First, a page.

LED lights come in such a dazzling array of colours, shapes and sizes that it can make choosing the correct type difficult. Added to that is the range of manufacturing quality. The cheaper fittings often disappoint because of poor illumination and early failure. So how do we avoid costly mistakes?
- For large schemes think about appointing a designer who can guide you through the technology choices. Moving to LED lights can save 40 -50% in energy costs but using the best controls can save a further 20-30%. Controls are now available to maintain a constant illumination level in spaces with daylight avoiding wasteful use of artificial light when the sun is shining. Software controlled lights can be programmed to come on as you approach corridors and stairwells. The list is endless.
- For small schemes it’s worth spending a small amount on trialling bulbs and fittings to find out what you like.
- Think about replacing old fittings as well as bulbs if they are in inaccessible spaces to avoid having to arrange access at heights when the fittings fail (as they often do after 10-15 years).
- Remember LED lighting is not maintenance free. Keeping the light fittings dust free can extend the lifetime of the lamps by years. So factor regular cleaning into your costs.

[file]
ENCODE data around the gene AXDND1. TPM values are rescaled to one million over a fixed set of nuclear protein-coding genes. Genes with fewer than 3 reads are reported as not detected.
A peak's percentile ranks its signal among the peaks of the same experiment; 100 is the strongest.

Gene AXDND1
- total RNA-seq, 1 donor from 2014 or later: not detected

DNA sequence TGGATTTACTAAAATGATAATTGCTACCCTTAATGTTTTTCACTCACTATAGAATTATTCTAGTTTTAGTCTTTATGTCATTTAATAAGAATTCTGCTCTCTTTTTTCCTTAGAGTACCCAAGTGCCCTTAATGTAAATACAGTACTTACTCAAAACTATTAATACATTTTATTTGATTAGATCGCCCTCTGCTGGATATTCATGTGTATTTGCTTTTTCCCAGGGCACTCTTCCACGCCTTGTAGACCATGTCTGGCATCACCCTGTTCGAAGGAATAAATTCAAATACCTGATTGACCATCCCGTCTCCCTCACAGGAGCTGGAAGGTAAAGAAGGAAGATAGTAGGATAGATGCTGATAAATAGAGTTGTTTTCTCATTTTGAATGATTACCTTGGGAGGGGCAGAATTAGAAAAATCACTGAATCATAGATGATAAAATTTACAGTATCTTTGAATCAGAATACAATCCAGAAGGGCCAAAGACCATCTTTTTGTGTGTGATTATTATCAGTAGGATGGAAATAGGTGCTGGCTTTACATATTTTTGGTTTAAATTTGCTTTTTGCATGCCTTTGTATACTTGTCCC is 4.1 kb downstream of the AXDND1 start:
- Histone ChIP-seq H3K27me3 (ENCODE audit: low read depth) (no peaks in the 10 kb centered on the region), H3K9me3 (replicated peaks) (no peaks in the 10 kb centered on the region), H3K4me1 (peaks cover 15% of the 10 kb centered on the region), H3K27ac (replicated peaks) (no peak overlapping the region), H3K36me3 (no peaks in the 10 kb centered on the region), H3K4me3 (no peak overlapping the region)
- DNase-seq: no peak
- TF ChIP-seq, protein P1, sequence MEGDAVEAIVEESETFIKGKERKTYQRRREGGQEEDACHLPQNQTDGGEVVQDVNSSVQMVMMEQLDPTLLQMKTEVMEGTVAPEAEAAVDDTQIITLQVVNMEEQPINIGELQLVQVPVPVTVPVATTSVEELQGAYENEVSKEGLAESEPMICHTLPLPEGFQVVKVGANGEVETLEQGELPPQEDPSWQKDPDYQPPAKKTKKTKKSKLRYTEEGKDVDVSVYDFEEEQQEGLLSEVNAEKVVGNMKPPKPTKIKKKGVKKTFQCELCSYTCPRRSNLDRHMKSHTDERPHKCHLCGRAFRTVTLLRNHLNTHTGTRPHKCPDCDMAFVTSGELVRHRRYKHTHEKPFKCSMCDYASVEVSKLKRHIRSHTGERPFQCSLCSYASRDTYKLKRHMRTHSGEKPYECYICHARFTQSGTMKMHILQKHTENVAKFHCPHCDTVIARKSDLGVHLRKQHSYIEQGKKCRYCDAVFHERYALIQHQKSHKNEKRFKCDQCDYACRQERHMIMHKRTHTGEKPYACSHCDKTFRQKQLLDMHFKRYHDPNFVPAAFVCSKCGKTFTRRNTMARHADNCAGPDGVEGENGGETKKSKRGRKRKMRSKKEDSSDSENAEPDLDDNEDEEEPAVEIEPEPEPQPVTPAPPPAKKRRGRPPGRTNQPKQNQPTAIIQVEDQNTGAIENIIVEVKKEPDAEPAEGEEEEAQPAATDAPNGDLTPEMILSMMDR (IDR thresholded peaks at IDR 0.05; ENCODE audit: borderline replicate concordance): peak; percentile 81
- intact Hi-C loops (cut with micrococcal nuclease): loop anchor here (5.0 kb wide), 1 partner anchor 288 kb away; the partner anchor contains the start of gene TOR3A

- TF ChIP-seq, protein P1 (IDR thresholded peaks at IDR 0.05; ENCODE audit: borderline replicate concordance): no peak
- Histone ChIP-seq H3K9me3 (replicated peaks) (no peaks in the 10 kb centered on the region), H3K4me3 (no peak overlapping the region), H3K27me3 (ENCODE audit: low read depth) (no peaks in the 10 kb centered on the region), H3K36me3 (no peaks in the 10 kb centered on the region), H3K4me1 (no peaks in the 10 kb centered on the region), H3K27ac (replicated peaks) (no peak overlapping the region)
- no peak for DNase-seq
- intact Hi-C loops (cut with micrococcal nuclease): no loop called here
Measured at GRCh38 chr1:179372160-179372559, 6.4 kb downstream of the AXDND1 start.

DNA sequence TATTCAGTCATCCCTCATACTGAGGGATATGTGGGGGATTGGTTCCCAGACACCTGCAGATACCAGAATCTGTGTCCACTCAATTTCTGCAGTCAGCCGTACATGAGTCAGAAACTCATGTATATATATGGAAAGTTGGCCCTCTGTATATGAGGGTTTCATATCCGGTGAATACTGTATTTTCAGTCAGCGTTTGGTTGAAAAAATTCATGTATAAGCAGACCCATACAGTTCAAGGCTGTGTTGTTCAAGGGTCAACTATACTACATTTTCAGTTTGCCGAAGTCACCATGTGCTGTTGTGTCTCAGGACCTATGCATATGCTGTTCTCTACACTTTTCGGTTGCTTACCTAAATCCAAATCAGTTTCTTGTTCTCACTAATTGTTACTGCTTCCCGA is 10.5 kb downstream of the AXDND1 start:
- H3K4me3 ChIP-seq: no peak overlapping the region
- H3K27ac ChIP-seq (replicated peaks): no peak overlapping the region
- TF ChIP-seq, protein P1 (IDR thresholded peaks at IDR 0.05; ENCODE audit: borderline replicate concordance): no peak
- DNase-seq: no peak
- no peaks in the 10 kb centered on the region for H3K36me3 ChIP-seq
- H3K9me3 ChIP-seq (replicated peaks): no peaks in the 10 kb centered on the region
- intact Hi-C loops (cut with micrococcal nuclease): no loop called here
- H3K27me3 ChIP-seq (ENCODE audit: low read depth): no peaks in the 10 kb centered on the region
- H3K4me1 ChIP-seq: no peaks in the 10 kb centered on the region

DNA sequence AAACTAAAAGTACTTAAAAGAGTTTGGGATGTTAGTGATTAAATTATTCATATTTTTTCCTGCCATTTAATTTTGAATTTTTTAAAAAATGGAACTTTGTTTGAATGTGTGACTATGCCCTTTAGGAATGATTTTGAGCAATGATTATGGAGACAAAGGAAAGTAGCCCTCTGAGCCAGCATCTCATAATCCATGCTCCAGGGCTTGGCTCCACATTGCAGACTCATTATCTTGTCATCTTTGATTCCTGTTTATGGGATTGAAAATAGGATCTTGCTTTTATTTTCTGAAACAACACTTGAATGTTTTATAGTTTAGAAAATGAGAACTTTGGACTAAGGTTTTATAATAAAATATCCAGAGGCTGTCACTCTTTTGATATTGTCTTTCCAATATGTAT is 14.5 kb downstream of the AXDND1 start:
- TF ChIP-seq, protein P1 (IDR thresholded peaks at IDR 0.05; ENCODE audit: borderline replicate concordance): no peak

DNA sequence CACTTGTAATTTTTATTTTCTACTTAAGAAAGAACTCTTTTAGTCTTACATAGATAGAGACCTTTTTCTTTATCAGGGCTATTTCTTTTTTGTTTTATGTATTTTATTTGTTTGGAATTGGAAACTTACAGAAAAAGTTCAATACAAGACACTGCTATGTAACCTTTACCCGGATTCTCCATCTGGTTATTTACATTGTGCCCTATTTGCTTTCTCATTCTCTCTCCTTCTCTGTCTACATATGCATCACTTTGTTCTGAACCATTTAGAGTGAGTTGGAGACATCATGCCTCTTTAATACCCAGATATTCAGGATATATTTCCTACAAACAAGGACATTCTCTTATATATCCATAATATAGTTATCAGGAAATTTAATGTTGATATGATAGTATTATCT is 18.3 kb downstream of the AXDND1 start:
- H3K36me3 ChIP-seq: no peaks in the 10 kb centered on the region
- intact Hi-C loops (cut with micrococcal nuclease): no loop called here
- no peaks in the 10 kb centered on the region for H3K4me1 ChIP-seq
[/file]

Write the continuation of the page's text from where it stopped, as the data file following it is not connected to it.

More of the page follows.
- Consider paying a bit more for better quality. Make sure that any equipment you buy is certified and from a knowledgeable supplier. LED lights are made up of several components all of which can fail if they are of poor quality. Ask your supplier to guarantee the whole light fitting before agreeing the purchase.
The good news is that when done properly, LED lighting can save you up to 70% of your lighting costs and produce great results, providing a much improved experience in spaces as diverse as car parks to cafes. Tessa Ward of Diageo explained the benefits of their new warehouse lighting which had previously been supplied by traditional SON (Sodium) fittings. Users are no longer bathed in a permanent orange glow and can now distinguish between colours of blue, green and white labels (everything looked orange before!), see into previously dark corners and are happier with their new brighter surroundings. Added to that, they hope to reduce costs, saving tens of thousands of pounds on electricity bills and reducing their maintenance efforts significantly too.